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Judge lifts order barring news media from reporting on documents related to Walker Middle School rape accusations

TAMPA — Four juveniles accused of raping a teammate inside a Walker Middle School locker room blamed each other in their statements to law enforcement, according to records released Friday after a court fight.

The teens have pleaded not guilty to multiple counts of sexual assault. Prosecutors charged them as adults and say they used a hockey stick and broom handle in their attacks.

The new records show two of the teens accused each other of suggesting they "get" the victim after a scuffle on the football field.

Diemante J. Roberts wanted to retaliate because the victim had grabbed a rosary given to him by his grandmother, one of the teens said. Randall John Moye III said Roberts asked him to get back at the victim by hitting him during a scrimmage.

Roberts, 15, Moye, 14, Raymond Price-Murray, 14, and Lee Louis Myers, 14, each gave written statements that prosecutors say implicate them in the assault.

In his statement to law enforcement, Roberts said Price-Murray got a broomstick from behind the bleachers and said, "Let's get (the victim)."

"We put the broomstick up his butt," Roberts wrote. "Guys on the team pulled his pants down and put the hockey stick up his butt again. First time, it was a broomstick, and the second time it was a hockey stick."

Price-Murray said it was Roberts who made the comment about getting the victim. Teammates jumped on top of the boy, and Roberts used a hockey stick on him, Price-Murray said in his statement.

"We were just goofing off," he wrote in parentheses. Price-Murray also said the victim may have thought the defendant tried to assault him because Price-Murray was holding the stick in his hand. But Price-Murray said he had taken the stick from another boy to hit Roberts as Roberts tried to put a stick in Price-Murrary's rear end.

Myers said the victim fell to the ground when he saw them heading his way.

"I held his arms while Raymond helped me," Myers wrote. The incident lasted 15 to 20 seconds, he said.

"After it happened, I walked up and said we were just playing around and didn't mean to hurt his feelings," Myers said.

Neither prosecutors nor defense attorneys wanted the teens' statements made public. A Hillsborough judge on Thursday agreed with their request to ban media outlets from publishing stories referencing the materials after a journalist for WFLA-Ch. 8 obtained the records from the clerk's office.

WFLA-Ch. 8 and the Tampa Tribune posted a story that remained on their Web site, tbo.com, for more than a hour before Circuit Judge Emmett Battles ordered them to remove it.

On Friday, Battles reversed himself after hearing arguments from attorneys and researching case law.

He said the issue presented a conflict between the First Amendment right to a free press and the rights of defendants to a fair trial.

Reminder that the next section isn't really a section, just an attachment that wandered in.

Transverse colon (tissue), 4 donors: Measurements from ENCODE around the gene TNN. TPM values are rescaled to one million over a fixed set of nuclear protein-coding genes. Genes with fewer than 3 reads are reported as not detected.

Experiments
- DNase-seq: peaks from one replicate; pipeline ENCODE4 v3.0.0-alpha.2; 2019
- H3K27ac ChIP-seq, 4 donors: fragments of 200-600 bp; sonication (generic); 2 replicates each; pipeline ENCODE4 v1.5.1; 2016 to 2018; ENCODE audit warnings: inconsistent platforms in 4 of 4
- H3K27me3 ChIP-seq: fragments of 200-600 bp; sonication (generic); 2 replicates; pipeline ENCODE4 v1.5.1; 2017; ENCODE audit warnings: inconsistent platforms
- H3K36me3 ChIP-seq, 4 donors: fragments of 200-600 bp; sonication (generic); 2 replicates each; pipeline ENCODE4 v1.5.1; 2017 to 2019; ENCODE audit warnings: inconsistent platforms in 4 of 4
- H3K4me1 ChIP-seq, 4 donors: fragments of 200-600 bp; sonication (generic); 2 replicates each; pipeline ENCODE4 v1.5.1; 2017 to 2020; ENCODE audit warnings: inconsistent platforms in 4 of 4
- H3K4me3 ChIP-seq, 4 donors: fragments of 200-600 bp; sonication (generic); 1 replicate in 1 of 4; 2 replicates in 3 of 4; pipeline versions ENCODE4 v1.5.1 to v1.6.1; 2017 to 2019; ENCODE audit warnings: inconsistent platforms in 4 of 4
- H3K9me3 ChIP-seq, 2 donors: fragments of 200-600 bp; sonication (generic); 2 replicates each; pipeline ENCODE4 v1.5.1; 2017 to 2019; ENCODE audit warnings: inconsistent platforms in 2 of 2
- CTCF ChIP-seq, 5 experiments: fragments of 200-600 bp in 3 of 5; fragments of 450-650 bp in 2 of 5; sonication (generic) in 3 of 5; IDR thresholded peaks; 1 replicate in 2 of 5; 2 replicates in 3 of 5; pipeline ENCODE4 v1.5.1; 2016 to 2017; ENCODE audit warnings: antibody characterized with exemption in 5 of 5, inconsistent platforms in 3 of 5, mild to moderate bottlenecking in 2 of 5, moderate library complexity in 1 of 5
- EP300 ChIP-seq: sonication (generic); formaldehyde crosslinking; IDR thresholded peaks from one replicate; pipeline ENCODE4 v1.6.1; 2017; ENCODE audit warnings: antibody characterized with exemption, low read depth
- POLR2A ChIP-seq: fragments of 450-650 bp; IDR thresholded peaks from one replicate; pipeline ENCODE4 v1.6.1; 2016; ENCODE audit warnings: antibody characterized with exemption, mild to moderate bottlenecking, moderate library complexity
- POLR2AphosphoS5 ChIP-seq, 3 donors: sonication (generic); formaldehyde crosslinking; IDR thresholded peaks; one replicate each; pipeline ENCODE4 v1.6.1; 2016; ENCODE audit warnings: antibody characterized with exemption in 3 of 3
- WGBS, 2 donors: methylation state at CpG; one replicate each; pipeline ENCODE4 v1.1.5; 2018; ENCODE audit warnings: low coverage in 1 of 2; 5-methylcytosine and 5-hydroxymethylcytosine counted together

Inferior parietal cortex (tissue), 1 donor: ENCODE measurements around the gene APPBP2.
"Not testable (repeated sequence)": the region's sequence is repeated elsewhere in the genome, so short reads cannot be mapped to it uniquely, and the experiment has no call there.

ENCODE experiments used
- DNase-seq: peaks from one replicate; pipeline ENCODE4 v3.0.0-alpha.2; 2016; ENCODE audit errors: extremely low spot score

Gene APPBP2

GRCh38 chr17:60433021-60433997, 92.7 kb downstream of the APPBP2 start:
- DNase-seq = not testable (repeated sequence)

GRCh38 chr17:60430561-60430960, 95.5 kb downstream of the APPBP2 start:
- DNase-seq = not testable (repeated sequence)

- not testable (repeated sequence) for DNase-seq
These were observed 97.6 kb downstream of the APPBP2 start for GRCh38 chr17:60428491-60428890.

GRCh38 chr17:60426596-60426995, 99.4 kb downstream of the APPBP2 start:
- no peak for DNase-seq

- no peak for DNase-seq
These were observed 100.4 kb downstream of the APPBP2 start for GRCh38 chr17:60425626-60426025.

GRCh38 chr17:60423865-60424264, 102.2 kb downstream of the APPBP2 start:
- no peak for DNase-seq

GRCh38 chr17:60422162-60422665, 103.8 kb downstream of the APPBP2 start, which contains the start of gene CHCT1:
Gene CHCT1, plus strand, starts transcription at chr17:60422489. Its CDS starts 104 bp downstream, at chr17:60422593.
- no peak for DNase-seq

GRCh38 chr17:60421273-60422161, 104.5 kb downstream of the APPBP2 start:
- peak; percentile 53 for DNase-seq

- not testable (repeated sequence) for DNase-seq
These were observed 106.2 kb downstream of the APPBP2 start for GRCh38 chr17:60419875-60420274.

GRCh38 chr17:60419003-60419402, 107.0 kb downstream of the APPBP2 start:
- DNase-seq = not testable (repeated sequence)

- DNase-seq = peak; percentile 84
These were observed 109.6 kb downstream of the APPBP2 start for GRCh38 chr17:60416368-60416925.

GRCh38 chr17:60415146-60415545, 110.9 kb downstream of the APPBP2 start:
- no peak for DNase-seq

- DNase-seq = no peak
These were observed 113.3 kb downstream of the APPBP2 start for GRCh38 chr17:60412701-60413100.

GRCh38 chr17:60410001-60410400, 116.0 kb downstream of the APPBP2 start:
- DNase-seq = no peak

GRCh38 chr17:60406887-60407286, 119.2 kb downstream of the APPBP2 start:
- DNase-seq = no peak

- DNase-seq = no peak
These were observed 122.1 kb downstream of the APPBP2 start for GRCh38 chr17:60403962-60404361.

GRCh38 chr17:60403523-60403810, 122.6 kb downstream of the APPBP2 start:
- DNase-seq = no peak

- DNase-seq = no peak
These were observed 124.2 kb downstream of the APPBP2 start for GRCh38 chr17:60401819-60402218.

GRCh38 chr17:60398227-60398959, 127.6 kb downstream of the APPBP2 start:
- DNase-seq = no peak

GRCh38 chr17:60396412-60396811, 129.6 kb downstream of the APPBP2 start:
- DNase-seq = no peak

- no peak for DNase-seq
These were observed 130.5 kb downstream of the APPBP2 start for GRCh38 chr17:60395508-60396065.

"Inadvertent or not, there was a failure to safeguard these statements and they were released to the press," Battles said, reading his decision from the bench. "It would be unlawful and improper prior restraint to continue the order that was entered yesterday.''

Battles said he was concerned about the possible effect on the ongoing criminal proceeding but that the law left him no choice. After the ruling, the Hills­borough State Attorney's Office released an edited version of the documents.

Court officials called the initial release of the documents a mistake. Neither prosecutors nor defense attorneys knew the statements had been placed into a court file in the clerk's office, they said.

Defense attorney Tim Taylor urged the judge to keep his initial order in place, saying the documents "would cause irreparable damage if the information were published again."

He said during the short time the article was on tbo.com, he read 28 reader comments spewing hatred toward the teens. Some readers, he said, wrote that the defendants should "burn in hell" or be raped themselves.

"What we're doing right now is potentially poisoning the jury pool," Taylor said.

Gregg Thomas, an attorney for WFLA, the Tampa Tribune and tbo.com, said the documents were legally obtained and accurately reported.

The documents also included the names of 23 potential witnesses, all of them juveniles.

Taylor, who represents Myers, called the ruling "unfortunate."

Defense attorney Bryant Camareno, who represents Price-Murray, said his client's mother was concerned about the threatening comments by tbo.com readers.

"I'm still concerned about the safety of my client," Camareno said.

Kevin Graham can be reached at kgraham@sptimes.com or (813) 226-3433.

Judge lifts order barring news media from reporting on documents related to Walker Middle School rape accusations 07/31/09 [Last modified: Saturday, August 1, 2009 1:43am]
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